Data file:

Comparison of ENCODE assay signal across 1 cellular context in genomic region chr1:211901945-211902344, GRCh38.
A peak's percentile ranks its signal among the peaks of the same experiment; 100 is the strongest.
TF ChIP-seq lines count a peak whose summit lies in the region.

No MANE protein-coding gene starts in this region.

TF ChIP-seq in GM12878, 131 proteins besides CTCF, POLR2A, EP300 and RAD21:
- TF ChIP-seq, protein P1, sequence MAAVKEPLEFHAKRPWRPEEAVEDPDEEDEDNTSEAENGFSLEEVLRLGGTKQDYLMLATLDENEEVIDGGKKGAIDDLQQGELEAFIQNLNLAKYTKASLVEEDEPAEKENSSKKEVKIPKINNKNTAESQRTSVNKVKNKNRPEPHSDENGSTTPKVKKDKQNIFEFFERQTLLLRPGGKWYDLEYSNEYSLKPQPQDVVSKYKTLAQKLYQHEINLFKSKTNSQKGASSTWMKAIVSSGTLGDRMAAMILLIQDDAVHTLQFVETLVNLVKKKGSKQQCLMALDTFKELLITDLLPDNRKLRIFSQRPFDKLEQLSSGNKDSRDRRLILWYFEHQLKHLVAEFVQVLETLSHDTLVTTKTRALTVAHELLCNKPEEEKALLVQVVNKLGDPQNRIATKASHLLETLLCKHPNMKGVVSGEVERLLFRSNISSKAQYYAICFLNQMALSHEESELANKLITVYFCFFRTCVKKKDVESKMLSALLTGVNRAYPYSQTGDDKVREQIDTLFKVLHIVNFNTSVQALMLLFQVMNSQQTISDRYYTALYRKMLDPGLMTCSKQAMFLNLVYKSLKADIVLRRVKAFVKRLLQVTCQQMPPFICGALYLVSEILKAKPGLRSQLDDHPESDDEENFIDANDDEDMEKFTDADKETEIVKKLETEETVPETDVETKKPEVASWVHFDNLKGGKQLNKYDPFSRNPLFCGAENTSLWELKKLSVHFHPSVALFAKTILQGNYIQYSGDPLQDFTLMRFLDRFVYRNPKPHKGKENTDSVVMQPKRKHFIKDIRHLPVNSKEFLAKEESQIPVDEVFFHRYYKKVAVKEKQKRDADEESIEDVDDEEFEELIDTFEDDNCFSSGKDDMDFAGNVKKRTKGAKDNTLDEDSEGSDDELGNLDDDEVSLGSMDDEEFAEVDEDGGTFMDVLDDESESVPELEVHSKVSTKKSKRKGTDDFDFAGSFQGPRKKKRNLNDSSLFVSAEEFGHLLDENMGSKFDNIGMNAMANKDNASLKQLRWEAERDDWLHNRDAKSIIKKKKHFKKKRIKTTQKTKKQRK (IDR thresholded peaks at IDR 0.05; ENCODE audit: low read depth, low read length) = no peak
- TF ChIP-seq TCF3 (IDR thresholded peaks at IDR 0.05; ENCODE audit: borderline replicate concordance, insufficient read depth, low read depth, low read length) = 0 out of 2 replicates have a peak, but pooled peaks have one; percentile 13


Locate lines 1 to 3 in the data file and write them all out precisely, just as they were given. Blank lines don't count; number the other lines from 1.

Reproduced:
Comparison of ENCODE assay signal across 1 cellular context in genomic region chr1:211901945-211902344, GRCh38.
A peak's percentile ranks its signal among the peaks of the same experiment; 100 is the strongest.
TF ChIP-seq lines count a peak whose summit lies in the region.